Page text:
Rosie Coleman Collier (she/her)
Rosie Coleman Collier (b. 1996) is from Newcastle upon Tyne and is currently based between Glasgow and London. She works with artists on publications, texts, events and exhibitions. Her research is situated within practical and theoretical approaches towards care, the politics of work, affect, relationality and intimacy across contemporary art and curatorial practice. She is on the MLitt Curatorial Practice programme at Glasgow School of Art and is Press & Events Manager at MACK.
how does it feel at the nail bar?
‘The modes of attachment that make persons public and collective and make collective scenes intimate spaces’ Lauren Berlant
how does it feel at the nail bar? is a journal dedicated to the act of getting your nails done. Taking the position of being situated in the nail bar as a prompt for creative and inter-disciplinary response, it is a meditation on the wider affects, intimacies, interdependencies, connections, labour and care that unfold through our painted nails.
The journal contains a collection of notes, correspondence and fragmented essays from three writers, clients and nail technicians drafted in response to being situated in the nail bar and developed throughout a series of working sessions as a group. Emma Aars’s notes pre and post nails is a diaristic meditation on the spaces in which we apply our nail varnish; in bedrooms with friends, airport lounges and the dim basement of a city salon, painting nails across distinct spatial locations come to embody an unusual mix of discomfort and closeness with both ourselves and others. Becki Menzies writes a series of letters; to herself, a new client and a regular client. In these she details the awkwardness of small talk, the emotional and bodily labour of her work and the ‘blurred lines of business and friendship’ that unfold across the table. Kitty Grady writes on and through clippings, drawing upon a range of references from Agnes Varda, Anna Karenina and Caroline Calloway. Titled as shades of Essie and Opi nail varnish, each clipping reflects upon the mammalian and corporeal quality of our nails and the proximities between the buffering, filing, and cutting of a manicure with the act of writing. Contributions sit alongside images and ephemera from nail salons across Glasgow, London and further afield, each visually mapping a constellation of salons across the geographies in which this project was formed.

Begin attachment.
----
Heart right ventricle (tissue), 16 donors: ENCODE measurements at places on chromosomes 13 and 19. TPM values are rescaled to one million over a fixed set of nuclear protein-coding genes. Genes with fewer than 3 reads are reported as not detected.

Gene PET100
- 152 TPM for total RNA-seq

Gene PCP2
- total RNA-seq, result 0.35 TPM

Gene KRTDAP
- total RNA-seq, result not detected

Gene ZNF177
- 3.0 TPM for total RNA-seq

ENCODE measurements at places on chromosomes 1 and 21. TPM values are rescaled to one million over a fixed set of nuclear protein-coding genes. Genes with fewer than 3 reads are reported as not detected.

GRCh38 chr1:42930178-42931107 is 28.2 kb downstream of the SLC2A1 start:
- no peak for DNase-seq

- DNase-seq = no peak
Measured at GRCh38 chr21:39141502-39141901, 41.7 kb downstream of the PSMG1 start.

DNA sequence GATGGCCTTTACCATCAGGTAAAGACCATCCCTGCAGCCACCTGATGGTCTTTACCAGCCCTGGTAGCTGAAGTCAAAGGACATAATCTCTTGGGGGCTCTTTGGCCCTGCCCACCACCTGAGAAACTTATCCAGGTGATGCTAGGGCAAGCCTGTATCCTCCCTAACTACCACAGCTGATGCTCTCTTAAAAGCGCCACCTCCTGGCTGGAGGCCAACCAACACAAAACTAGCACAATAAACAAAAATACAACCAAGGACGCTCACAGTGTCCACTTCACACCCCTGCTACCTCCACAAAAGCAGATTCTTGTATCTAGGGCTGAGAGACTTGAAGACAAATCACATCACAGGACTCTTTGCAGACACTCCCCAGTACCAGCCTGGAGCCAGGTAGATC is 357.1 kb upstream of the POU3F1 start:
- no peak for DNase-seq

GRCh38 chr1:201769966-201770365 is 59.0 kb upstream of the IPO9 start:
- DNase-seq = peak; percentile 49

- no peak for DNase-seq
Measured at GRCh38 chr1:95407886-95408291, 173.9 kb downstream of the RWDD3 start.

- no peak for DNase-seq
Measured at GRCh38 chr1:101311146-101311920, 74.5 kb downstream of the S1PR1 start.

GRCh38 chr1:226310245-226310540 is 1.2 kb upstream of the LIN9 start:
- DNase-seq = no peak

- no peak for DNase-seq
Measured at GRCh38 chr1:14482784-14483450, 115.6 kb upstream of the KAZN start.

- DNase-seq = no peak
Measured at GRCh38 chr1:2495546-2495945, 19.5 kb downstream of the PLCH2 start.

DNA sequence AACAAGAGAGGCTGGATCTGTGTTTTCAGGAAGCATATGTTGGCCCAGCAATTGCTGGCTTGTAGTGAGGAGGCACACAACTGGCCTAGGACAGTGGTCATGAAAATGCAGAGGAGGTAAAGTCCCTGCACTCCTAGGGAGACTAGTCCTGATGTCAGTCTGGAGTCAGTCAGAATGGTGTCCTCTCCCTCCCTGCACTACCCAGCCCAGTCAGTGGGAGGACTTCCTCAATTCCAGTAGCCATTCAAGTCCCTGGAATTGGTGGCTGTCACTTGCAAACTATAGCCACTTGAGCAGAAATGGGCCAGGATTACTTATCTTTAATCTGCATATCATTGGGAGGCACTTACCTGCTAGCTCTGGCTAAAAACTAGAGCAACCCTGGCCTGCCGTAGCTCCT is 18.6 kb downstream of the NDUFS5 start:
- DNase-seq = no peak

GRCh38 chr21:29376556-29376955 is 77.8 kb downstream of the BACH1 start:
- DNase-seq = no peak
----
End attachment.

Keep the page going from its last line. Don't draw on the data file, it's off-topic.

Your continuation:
As a curatorial project, produced within and launched back into the site of the nail salon, how does it feel at the nail bar? is a reflection on expanded and reconfigured notions of the ‘curatorial’ as an intimate and daily site and an attempt to redefine curatorial practice as a mode of relationality via the exchange of inter-subjective experience. The works have been formed not through ‘commission’ but rather developed in proximity, through centring a curatorial and editorial methodology of interdependence. The journal offers wider commentary on the proximities between the dynamics of the nail salon and curatorial work – both locations of affectual labour, both sites of intimacy, both allowing dependency to unfold between either client/beautician or artist/curator. how does it feel at the nail bar? locates significance in our painted nails, asking us to consider the relationships, affects and intimacies stored behind them.